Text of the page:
Work Permit Rules Need to be Revisited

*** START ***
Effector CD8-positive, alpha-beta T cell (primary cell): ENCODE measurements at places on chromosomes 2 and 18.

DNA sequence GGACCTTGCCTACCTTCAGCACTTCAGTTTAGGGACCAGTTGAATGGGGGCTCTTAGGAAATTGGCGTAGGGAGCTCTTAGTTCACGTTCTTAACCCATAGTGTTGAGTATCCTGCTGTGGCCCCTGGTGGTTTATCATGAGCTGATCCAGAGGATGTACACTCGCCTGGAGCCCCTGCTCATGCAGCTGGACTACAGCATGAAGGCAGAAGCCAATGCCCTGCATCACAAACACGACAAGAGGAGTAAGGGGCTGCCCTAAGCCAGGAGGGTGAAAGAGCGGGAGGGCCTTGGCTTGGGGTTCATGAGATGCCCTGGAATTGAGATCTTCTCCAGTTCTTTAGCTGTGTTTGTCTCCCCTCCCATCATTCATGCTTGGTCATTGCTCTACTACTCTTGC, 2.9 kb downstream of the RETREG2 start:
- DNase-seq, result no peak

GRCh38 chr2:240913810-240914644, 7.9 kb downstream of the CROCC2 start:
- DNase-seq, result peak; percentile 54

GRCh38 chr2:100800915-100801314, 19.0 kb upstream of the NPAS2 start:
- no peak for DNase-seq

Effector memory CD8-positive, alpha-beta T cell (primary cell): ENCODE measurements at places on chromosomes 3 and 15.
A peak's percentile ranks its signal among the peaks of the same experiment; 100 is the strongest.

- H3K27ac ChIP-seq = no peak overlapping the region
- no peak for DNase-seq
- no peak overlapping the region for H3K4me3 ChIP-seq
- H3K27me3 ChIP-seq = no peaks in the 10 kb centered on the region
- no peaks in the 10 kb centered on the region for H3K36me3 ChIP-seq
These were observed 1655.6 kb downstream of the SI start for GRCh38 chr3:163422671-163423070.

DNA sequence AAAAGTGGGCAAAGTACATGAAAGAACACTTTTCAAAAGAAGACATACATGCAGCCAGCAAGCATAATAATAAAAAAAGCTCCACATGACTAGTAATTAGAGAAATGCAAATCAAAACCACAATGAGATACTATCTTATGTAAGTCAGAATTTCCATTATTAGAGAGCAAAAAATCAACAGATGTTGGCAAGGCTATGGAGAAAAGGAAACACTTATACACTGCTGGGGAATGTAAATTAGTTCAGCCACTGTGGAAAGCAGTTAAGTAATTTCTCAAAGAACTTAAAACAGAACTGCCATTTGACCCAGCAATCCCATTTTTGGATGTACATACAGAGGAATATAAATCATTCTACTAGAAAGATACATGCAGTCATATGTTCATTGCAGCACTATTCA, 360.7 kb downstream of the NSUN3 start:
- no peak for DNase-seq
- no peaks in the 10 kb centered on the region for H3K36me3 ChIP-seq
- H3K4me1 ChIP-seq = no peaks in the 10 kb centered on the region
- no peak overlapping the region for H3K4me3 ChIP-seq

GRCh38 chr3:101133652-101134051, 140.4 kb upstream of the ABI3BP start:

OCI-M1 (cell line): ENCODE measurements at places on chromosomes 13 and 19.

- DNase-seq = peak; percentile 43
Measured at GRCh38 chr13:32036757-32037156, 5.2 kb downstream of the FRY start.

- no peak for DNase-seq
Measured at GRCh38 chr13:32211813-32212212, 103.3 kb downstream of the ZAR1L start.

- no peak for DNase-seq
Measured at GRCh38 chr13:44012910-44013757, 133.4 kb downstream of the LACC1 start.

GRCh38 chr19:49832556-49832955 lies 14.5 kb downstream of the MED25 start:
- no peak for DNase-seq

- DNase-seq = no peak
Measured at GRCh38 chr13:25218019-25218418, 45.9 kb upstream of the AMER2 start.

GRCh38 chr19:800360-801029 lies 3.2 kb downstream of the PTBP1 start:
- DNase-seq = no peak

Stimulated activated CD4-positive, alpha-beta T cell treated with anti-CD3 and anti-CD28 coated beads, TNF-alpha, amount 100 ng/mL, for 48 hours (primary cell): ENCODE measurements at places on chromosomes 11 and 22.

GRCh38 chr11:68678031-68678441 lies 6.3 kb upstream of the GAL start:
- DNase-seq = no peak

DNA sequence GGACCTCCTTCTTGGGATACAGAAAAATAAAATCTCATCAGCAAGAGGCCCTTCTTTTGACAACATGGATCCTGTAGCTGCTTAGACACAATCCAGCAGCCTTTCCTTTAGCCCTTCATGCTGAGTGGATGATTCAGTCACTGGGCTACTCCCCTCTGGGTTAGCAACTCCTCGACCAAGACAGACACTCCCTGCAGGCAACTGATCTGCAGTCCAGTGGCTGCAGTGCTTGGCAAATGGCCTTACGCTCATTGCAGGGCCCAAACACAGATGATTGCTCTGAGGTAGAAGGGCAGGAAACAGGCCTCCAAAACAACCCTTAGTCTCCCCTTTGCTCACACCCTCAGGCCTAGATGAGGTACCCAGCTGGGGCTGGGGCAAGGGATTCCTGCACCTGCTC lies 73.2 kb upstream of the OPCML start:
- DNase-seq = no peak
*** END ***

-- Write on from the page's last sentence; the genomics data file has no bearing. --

As the Premier League become more and more international (something I personally object to, but a reality nonetheless) the UK Home Office continues to subject potential transfers who are not holders of a European Union passport to a highly subjective standard for whether or not they will be granted a work permit in the UK. As an American I have seen several potential moves quashed in recent years among my countrymen: DaMarcus Beasley to Southampton, Bobby Convey to Spurs, Greg Dalby to Preston and Josh Wolff to Derby County among others.The standard applied by the UK Home Office states that “A player must have played for his country in at least 75% of its competitive ‘A’ team matches he was available for selection, during the two years preceding the date of the application; and, The player’s country must be at or above 70th place in the official FIFA world rankings when averaged over the two years preceding the date of the application.”For example if you look at Major League Soccer’s top players a clear double standard would exist as to who is able to play in the Premier League. The reigning Superliga champions New England Revolution, boast Taylor Twellman a goal scoring threat unequaled in MLS over the last seven seasons. Twellman would, based on his sporadic call ups to the US National Team not be granted a UK work permit. However, Gonzalo Segaras of the Chicago Fire likely would be granted a work permit because of his repeated call ups to the Costa Rica National Team. Now Segaras is a nice player, but between Twellman and Segaras which player is likely to contribute more to the high standard of the English Premier League?Let’s take another example from Major League Soccer. DC United is the most accomplished club in the history of the league. Ivan Guerrero is United’s left flank midfielder who has played for three MLS clubs in ten months. He’s a journeyman by every standard, but due to Honduras presence in the Top 70 of FIFA’s rankings over the past two years and his repeated call ups to the National Team he’d receive a work permit. Last year’s MLS MVP, Luciano Emilio is Brazilian and has never been capped despite playing many years in the Bundesliga and Mexican First Division. No reasonable argument can be made that Guerrero is a better player for the PL than Emilio. After all it is much easier to be called into the Honduras squad than the Brazil squad.Looking at the Mexican Football league several similar cases would exist. Christian Gimenez an Argentine that has led Pachuca to several continental and domestic titles would not get a work permit while Daniel Osorno who flopped last year in MLS and is now playing in Primera A (the Mexican Second Division) would for the August window remain eligible to gain a work permit. Osorno may not receive the permit if he applied, but based on the criteria he’d have a much better shot than Gimenez.Last year’s bad publicity around the Home Office’s unwillingness to bend the rigid and subjective Work Permit rules to allow Manchester City to sign Nashat Akram who had captained his Iraqi side to an Asian Cup triumph brought some much needed scrutiny to the process. Going forward however, the entire system needs to be overhauled. Incorporate common sense into making decisions about what players are allowed to sign in the Premier League and what players cannot. While the 75% and top seventy rankings rule represent a good starting point for making decisions about players they should not be uniform standards that do not take into account player quality, testimonials from other footballers and beyond everything else common sense.